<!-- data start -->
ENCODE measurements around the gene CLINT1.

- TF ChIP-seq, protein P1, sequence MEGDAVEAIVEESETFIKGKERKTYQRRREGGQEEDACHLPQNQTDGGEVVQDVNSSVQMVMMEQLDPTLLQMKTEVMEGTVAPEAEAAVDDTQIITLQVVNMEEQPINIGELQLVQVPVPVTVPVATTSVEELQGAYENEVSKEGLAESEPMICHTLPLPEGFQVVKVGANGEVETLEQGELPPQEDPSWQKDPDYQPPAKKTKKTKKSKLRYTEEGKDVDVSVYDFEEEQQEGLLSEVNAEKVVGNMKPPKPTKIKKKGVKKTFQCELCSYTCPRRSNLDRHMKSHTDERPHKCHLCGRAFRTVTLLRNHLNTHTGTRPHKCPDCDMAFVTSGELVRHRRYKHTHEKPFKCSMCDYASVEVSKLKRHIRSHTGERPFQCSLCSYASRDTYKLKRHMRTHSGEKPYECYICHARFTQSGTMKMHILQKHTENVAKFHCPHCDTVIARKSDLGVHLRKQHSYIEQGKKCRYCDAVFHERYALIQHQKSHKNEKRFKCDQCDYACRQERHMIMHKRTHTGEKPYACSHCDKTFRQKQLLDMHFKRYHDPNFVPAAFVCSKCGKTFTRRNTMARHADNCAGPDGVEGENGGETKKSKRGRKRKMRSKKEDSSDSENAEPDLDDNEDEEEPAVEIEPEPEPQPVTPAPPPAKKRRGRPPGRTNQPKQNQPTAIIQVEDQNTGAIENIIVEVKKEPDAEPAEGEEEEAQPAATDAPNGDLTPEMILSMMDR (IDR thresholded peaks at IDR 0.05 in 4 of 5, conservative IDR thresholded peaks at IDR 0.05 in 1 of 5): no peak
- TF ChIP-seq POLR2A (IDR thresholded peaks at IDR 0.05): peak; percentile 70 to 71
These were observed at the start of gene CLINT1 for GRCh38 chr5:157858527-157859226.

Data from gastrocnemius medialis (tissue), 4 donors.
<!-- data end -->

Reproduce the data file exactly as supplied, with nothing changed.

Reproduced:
ENCODE measurements around the gene CLINT1.

- TF ChIP-seq, protein P1, sequence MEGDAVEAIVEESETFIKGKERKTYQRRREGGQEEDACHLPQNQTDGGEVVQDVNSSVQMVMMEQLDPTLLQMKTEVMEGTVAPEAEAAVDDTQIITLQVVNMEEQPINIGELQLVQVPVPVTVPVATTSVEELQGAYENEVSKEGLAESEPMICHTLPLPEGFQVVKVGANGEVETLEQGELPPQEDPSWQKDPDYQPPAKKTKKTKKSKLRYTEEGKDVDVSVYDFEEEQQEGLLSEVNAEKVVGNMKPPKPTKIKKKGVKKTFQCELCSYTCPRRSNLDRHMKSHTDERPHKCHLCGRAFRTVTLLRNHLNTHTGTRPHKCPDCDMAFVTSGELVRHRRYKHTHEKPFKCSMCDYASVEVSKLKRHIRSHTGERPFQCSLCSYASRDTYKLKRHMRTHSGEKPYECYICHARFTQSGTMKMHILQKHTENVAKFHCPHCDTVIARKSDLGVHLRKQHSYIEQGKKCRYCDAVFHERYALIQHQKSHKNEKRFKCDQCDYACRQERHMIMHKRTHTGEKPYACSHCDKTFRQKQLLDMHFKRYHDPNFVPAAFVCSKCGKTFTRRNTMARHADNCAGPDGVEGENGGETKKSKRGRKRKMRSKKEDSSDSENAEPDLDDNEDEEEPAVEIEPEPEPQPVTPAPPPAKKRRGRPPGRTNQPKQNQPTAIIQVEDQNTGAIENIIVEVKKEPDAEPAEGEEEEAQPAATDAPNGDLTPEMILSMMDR (IDR thresholded peaks at IDR 0.05 in 4 of 5, conservative IDR thresholded peaks at IDR 0.05 in 1 of 5): no peak
- TF ChIP-seq POLR2A (IDR thresholded peaks at IDR 0.05): peak; percentile 70 to 71
These were observed at the start of gene CLINT1 for GRCh38 chr5:157858527-157859226.

Data from gastrocnemius medialis (tissue), 4 donors.